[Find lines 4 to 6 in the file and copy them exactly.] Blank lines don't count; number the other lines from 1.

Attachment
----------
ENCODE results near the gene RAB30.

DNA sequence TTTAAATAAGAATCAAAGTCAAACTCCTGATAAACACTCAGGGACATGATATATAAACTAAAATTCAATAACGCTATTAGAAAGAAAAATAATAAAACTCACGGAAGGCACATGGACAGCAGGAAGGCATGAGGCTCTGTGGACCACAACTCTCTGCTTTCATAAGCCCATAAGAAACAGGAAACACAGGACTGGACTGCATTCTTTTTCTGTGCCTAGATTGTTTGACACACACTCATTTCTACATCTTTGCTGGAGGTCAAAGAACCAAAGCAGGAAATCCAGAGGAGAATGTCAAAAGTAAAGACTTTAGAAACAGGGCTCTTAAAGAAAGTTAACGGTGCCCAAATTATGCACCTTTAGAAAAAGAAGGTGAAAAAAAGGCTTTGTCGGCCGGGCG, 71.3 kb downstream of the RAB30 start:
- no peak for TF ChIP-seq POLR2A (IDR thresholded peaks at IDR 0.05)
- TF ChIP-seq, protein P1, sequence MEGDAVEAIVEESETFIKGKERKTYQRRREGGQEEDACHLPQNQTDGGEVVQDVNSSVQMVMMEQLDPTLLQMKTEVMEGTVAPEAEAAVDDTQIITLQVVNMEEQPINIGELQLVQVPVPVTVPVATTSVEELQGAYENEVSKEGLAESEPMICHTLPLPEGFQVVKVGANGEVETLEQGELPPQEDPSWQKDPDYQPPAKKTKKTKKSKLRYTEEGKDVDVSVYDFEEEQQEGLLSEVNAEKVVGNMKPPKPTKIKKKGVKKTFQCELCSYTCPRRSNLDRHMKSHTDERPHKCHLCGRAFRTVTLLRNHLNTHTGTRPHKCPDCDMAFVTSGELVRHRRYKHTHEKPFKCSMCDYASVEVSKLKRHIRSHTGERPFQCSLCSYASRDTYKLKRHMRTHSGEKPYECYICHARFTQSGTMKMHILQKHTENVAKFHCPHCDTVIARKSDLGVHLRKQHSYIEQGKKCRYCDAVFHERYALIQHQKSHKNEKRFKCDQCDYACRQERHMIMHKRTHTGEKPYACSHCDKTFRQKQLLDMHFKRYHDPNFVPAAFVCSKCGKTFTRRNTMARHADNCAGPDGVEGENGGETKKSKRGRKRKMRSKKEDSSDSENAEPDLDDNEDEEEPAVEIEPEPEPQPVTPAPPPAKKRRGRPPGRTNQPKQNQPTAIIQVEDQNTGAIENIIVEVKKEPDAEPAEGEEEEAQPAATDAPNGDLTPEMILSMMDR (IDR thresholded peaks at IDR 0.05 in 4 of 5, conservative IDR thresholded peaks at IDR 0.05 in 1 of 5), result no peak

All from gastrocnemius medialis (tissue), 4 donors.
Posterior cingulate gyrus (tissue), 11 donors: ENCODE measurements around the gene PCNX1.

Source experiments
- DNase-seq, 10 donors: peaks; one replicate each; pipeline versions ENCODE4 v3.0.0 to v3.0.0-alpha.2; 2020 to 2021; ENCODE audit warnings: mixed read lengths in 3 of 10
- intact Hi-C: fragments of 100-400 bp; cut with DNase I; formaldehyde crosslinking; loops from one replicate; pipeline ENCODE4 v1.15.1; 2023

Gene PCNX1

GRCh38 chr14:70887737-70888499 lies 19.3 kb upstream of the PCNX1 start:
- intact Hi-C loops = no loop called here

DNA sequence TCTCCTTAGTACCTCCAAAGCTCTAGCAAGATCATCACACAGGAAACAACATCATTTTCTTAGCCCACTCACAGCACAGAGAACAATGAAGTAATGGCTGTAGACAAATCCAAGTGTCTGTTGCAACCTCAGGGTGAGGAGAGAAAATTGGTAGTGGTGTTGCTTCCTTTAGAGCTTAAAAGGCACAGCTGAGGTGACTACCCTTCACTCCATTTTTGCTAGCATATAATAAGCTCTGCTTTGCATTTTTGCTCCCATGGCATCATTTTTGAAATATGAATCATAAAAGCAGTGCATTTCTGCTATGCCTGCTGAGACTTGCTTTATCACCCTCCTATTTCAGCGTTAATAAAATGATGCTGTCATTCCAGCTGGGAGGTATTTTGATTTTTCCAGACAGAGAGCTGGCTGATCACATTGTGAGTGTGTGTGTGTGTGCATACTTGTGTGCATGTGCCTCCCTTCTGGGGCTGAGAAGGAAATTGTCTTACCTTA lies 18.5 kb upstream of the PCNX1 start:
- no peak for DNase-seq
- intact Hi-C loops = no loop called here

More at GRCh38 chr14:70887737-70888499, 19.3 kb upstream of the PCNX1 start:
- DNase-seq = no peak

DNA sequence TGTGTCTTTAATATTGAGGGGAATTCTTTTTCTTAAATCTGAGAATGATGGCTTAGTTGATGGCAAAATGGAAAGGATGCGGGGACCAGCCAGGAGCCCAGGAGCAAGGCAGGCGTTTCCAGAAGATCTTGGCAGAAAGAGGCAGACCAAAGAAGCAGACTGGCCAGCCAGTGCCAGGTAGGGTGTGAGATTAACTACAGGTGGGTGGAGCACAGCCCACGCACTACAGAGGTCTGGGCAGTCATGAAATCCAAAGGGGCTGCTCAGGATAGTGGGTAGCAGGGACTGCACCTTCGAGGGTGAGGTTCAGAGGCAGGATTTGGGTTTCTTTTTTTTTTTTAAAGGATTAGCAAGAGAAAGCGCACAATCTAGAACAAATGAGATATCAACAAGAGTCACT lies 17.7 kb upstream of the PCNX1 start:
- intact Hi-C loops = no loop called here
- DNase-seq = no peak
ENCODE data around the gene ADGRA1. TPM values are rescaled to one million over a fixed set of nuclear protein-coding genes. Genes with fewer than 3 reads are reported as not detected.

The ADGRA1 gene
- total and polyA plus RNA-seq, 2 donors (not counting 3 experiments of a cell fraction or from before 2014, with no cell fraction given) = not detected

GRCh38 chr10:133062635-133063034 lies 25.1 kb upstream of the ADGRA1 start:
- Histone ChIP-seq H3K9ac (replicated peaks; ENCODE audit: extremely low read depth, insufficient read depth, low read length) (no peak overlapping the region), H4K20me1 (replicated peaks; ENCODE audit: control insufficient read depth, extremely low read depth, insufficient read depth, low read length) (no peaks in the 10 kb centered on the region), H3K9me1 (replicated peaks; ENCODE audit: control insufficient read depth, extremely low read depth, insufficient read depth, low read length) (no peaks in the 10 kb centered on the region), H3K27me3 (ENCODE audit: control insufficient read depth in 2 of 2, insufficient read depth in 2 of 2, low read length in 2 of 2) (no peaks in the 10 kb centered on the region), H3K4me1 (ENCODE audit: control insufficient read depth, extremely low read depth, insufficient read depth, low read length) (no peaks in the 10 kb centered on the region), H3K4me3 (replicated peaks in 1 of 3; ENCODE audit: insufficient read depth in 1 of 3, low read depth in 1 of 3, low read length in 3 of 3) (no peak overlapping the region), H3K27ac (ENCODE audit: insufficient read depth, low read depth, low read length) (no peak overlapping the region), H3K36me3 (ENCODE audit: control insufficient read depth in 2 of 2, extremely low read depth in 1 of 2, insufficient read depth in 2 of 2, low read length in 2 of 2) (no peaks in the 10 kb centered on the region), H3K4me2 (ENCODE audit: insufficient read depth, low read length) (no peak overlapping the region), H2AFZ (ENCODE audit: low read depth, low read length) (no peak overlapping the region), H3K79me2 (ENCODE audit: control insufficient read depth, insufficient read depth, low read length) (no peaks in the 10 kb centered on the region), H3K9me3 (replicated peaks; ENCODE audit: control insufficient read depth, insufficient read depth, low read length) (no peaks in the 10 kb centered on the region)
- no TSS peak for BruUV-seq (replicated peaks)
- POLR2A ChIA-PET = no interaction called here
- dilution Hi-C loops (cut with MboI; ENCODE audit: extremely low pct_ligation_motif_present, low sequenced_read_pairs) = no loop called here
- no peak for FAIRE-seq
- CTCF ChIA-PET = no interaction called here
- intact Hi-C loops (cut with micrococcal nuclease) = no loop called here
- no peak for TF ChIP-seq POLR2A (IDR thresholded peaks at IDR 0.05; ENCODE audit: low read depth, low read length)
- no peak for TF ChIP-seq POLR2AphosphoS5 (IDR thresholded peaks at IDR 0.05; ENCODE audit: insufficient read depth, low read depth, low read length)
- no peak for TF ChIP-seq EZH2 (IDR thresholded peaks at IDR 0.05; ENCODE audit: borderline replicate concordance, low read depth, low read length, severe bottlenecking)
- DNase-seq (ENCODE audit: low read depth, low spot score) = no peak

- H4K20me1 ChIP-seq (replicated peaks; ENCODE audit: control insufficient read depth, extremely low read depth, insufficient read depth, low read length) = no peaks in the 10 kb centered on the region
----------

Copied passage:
- TF ChIP-seq, protein P1, sequence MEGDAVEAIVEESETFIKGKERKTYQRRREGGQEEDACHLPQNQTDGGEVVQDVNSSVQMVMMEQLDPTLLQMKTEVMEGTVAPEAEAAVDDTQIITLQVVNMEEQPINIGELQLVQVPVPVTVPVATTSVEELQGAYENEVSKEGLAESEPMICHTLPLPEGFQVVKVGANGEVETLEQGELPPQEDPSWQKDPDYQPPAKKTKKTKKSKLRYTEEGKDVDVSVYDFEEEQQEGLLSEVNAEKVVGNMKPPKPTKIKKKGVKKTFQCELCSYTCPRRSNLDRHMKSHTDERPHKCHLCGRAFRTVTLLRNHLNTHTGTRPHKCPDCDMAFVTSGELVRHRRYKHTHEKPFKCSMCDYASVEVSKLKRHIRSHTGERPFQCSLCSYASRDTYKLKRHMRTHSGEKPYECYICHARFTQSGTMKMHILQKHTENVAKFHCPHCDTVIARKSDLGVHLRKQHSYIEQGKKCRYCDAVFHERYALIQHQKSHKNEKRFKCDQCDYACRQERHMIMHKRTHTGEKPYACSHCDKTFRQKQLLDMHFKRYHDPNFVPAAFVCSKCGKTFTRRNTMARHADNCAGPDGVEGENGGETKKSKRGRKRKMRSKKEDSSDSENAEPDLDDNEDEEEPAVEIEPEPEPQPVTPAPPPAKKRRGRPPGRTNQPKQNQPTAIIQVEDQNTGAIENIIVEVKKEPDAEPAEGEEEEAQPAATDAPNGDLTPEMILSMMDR (IDR thresholded peaks at IDR 0.05 in 4 of 5, conservative IDR thresholded peaks at IDR 0.05 in 1 of 5), result no peak

All from gastrocnemius medialis (tissue), 4 donors.
Posterior cingulate gyrus (tissue), 11 donors: ENCODE measurements around the gene PCNX1.